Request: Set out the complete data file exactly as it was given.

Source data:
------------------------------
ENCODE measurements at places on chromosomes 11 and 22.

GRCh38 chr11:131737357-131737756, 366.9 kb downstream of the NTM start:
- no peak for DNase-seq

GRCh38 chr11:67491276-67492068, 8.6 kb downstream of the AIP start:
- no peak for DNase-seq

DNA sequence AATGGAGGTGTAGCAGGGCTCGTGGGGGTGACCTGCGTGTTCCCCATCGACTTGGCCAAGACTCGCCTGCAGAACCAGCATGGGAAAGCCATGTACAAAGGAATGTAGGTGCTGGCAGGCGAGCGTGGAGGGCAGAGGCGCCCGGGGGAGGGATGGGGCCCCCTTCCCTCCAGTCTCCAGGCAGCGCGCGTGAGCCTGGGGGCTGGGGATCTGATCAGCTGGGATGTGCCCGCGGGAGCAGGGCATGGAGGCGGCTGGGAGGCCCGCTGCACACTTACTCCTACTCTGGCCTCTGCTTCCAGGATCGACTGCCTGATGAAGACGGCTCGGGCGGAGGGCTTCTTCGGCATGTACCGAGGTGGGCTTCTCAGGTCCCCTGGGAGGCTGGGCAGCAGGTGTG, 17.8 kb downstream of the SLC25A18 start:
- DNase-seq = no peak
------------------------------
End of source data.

ENCODE measurements at places on chromosomes 11 and 22.

GRCh38 chr11:131737357-131737756, 366.9 kb downstream of the NTM start:
- no peak for DNase-seq

GRCh38 chr11:67491276-67492068, 8.6 kb downstream of the AIP start:
- no peak for DNase-seq

DNA sequence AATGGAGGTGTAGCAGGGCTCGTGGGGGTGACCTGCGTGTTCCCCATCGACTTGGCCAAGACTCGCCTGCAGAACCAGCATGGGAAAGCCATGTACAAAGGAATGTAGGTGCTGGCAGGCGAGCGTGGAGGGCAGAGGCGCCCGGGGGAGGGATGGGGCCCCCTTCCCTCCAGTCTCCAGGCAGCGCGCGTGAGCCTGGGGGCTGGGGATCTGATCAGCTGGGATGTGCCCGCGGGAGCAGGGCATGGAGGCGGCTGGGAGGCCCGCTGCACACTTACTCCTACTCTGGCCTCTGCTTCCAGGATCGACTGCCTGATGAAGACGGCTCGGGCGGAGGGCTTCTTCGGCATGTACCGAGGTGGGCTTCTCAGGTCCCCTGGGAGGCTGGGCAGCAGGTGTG, 17.8 kb downstream of the SLC25A18 start:
- DNase-seq = no peak